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Marine technicians steady the megacorer, which has returned from the sea floor filled with mud.

I constructed and maintained our website and social media, raised public awareness, blogged about our science, was the photographer, mentored and edited graduate students writing guest blog posts, created illustrations, and got my hands wet and dirty whenever an extra hand was needed.

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I’m now writing a book about our high-seas adventure and our fascinating science, which explored the roles of nitrogen and silicon in the success of diatoms, and included growing diatoms, filtering marine snow, and retrieving deep-sea mud cores. (I also have another polar science book underway.)

Mid-year, I traveled to Yellowstone National Park to do research for the illustrations for VOLCANO DREAMS, a non-fiction book for children about the Yellowstone supervolcano by award-winning author Janet Fox.

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I’ve spent the rest of the year completing the illustrations. Volcano Dreams will be published by Web of Life Children’s Books in September, 2018. This is the first time I’ve illustrated a published children’s picture book, something I’ve worked for for years.

In September, I started POLAR BIRD, the next step on my journey as a science communicator, non-fiction writer, and sci-art illustrator.

pbPOLAR BIRD is a labor of love, and I’m grateful to everyone who has liked, shared, retweeted, subscribed, and—most especially—read.

2017 has been truly transformative, and I’ve never felt more like I’m on the right path. More than anything, I dream that my work will lead me back to the ice.

As we head into 2018, I’m actively seeking opportunities to be an embedded team member and offer my experience and diverse skill set on future research cruises, taking the considerable and important work required of Outreach—both before, during, and after an expedition—off scientists’ hands.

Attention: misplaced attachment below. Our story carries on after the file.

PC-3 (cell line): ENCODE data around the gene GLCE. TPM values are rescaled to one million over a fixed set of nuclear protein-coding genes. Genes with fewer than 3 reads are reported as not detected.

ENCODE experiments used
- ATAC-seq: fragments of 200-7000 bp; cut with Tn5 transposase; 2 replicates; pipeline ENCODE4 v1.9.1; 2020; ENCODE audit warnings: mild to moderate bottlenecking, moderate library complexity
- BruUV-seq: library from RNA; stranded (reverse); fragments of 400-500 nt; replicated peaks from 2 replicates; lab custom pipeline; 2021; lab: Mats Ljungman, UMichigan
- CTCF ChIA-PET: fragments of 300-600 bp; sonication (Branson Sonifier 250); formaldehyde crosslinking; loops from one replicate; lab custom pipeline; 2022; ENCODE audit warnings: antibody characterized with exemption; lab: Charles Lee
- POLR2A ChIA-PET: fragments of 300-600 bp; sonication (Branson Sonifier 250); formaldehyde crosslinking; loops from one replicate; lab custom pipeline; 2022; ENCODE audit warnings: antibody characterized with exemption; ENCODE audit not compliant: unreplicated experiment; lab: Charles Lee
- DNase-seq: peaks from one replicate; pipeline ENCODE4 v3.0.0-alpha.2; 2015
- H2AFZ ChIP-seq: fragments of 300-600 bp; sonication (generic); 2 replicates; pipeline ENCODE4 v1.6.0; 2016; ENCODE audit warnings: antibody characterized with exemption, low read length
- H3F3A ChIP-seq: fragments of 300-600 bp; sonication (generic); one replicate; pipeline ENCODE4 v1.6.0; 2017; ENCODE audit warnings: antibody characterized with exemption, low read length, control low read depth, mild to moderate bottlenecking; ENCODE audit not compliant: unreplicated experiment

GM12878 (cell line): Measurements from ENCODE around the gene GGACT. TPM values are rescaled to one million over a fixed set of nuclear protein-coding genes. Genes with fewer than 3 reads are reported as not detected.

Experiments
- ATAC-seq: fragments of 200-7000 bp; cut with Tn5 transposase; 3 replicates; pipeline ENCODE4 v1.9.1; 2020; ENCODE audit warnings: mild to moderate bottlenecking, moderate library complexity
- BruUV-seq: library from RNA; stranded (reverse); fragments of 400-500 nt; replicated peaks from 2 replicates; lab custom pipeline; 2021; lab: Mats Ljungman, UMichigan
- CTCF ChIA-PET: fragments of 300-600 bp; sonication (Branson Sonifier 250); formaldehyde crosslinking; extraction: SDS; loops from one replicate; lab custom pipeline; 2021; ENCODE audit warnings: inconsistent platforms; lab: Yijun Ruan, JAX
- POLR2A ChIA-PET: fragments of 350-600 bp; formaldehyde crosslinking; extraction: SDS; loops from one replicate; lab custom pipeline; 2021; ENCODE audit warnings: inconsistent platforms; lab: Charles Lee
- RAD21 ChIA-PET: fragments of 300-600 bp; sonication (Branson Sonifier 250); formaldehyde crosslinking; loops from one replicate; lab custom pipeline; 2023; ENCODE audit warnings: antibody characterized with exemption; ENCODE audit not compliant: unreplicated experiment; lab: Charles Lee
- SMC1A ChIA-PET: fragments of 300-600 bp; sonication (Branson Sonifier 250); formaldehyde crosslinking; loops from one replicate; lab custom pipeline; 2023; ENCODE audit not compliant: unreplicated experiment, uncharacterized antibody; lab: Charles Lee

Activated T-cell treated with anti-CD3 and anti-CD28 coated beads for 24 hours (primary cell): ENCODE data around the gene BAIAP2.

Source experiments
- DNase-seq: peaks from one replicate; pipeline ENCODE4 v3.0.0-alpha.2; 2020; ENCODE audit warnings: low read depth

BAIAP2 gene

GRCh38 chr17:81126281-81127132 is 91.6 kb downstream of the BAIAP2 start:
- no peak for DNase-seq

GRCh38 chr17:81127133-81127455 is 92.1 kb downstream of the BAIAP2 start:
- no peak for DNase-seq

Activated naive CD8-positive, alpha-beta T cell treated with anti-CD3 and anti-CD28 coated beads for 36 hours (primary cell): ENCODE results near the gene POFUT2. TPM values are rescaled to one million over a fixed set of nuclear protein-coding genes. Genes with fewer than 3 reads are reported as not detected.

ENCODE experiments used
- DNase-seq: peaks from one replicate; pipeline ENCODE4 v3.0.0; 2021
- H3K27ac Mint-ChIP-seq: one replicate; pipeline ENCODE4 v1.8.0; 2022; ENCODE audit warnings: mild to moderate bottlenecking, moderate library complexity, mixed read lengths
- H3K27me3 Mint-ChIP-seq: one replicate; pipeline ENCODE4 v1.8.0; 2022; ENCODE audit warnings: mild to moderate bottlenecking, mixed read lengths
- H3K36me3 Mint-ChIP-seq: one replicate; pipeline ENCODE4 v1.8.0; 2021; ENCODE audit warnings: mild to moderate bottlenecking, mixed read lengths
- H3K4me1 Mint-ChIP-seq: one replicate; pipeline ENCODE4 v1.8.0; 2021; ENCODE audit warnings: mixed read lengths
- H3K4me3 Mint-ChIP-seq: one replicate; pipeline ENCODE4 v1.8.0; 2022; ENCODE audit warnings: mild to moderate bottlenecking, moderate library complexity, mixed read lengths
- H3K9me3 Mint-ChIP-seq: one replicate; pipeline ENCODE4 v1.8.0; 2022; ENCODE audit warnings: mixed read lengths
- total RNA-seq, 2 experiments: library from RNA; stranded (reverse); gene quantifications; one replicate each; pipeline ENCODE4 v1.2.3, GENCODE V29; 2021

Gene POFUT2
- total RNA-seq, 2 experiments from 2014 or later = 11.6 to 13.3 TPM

While I’d be thrilled to join any research cruise, I’m particularly interested in sea ice dynamics and ecology, polynyas, phtyoplankton, krill, the biological pump and carbon cycle, paleoclimatology, ice shelves and glaciers, sea bird and marine mammal ecology, and more… (I could easily spend the rest of my life writing and illustrating about science in polar regions.)

Thank you for reading! I look forward to bringing you new science adventures, more about our planet’s vital sea and land ice, and new art.

I wish you all a very healthy, peaceful, and happy New Year!

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This Week in Ice: Dec. 10-16, 2017

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Antarctic krill under sea ice                                                                Copyright © Marlo Garnsworthy

This week in ice begins with krill—or more specifically krill poop.

Krill are tiny shrimp-like creatures that live in schools called swarms, which can be thick (10,000 to 30,00 individuals per square meter) and vast (one swarm was 170 square miles to a depth of 660 feet). Found in oceans worldwide, krill are—in terms of biomass (the mass of living organisms)—one of the most significant species on our planet.

Krill feed in the upper reaches of the water column, eating phytoplankton (tiny plants) especially diatoms, and zooplankton (tiny animals such as copepods and amphipods). Zooplankton also feed on phytoplankton. Like other plants, phytoplankton take up carbon dioxide during photosynthesis. So, when krill eat phtyoplankton or zooplankton, they’re consuming this carbon.

A constant stream of organic matter such as fecal material and parts of dead organisms, as well as inorganic material such as dust, is constantly sinking through the water column. This material is called marine snow, and it can take weeks to reach the ocean floor, where it accumulates as a thick oozy mud (which we studied on our SNOWBIRDS Transect research cruise). When krill defecate, their fecal material sinks as marine snow through the water column, and any carbon in it is sequestered.

A study by scientists from the British Antarctic Survey found that the behavior of Antarctic krill could assist the sequestration of carbon dioxide. Scientists found that krill move up and down within their swarms. This behavior is called satiation sinking—and in simple terms, it means that once you’ve eaten your fill at the buffet, you move away from the buffet table, allowing others to feed. If you’re a krill, you sink to the lower reaches of the swarm, giving your carbon-rich poop a greater chance of making it to the sea floor.

British Antarctic Survey ecologist and lead author Professor Geraint Tarling says: